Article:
Shilpa's Story - aged 20 years
Once there was a survey in my community. Through that survey I have came to know about this class. I have decided to join the class and to learn the sewing skills. I left the school in 6th STD and after that did not join any course. But now I have completed the course successfully. The course has build confidence in me. I learn different types of blouse and Panjabi suits. I have started taking orders from outside and earn money from it. My brother gave me money to buy a secondhand machine. I am very happy now. After my marriage also I will keep on stitching the blouse and dresses.
I am very thankful to your project and giving me the skills and confidence to be independent.
A reminder of what this project is trying to do. More details can be found on Karuna's website:
The average time a women in South Asia will attend school is 1.8 years.
Recent research in India suggests that two thirds of women who lives in slums have anaemia and vitamin A deficiency due to poor nutrition.
India has the highest malnutrition rate in the world- it affects a quarter of the population.
The Vishrantwadi project is a health education project; it is working to reverse the current trends and improve the lack of adequate health and education provision for women. The Vishrantwadi Project was setup and is run and managed by women for the advancement of women, it was the first project setup by the Women’s Social and Dhamma project. The aim of the project is to improve the lives of women by addressing some of the most common problems such as- reducing malnutrition, promoting self-confidence, eradicating incidents of domestic violence and increasing the autonomy of women.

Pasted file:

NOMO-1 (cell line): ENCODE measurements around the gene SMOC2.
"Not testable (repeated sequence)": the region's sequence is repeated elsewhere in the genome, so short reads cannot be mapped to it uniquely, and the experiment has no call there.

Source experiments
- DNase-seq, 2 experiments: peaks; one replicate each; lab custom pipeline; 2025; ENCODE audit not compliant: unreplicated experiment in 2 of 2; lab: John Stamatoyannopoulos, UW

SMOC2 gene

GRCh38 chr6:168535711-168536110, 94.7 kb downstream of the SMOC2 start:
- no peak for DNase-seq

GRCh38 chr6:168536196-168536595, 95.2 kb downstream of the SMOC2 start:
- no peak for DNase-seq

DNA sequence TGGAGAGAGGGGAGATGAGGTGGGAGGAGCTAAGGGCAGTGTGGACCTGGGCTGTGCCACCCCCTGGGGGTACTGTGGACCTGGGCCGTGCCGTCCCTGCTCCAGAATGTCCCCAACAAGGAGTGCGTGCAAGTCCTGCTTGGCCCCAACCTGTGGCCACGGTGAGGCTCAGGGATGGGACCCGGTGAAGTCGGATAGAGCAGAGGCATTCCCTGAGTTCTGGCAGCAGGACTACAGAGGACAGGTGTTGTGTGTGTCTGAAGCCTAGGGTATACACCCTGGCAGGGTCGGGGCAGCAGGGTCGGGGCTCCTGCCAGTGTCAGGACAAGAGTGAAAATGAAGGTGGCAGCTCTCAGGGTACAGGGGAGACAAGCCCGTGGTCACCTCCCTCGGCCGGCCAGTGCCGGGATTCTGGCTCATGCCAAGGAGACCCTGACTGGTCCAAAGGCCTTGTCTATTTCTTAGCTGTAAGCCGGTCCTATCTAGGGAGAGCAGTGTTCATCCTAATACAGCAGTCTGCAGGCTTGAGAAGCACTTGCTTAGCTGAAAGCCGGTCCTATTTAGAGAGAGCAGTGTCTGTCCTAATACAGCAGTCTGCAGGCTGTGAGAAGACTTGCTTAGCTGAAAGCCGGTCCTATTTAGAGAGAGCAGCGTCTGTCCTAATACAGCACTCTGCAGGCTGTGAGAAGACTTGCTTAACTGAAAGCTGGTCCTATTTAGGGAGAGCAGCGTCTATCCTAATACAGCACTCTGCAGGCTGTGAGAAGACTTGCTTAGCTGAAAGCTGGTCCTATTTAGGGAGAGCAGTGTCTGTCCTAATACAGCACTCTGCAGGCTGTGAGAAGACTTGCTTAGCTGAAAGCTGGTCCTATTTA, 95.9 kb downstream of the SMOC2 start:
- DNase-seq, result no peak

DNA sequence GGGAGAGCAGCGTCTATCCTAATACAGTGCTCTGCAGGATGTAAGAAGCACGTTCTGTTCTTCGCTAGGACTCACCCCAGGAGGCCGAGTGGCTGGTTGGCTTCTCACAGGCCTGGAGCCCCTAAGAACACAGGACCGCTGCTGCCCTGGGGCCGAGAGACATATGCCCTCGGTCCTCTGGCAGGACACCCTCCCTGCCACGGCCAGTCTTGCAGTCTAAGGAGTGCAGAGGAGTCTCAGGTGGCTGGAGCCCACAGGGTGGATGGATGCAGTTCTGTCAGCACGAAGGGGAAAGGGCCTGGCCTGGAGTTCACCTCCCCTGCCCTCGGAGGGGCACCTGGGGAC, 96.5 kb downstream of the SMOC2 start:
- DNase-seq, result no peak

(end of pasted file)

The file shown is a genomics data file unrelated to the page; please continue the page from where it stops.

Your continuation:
The project works in 10 slums in the Pune area; it has set up a women’s committee in each slum. The slum committees work together with the Vishrantwadi project to improve awareness and access to healthcare. In recent years, the committees have run a number of health camps and nutrition awareness sessions which offer practical solutions to local health issues such as sanitation, clean water, pollution and sexual health. The results have been very encouraging; women are now taking a greater responsibility for health issues within their families. By becoming more health and hygiene conscious communities are able to reduce the prevalence of disease and vermin.
The other major undertaking of the Vishrantwadi project is a one year education course that is offered to girls in the slums. There are many financial and social reasons which explain why women in India are prevented from finishing school- the Vishrantwadi education project is offering girls a second chance. The project takes a practical approach to education- one of the major focus of the project is the health awareness programme, there is an acceptance that most of the girls will have families at a young age; girls are therefore given practical lessons on caring for a family in the slums. This includes basic hygiene, nutrition, first aid, sexual health lessons as well as pre and post-natal advice.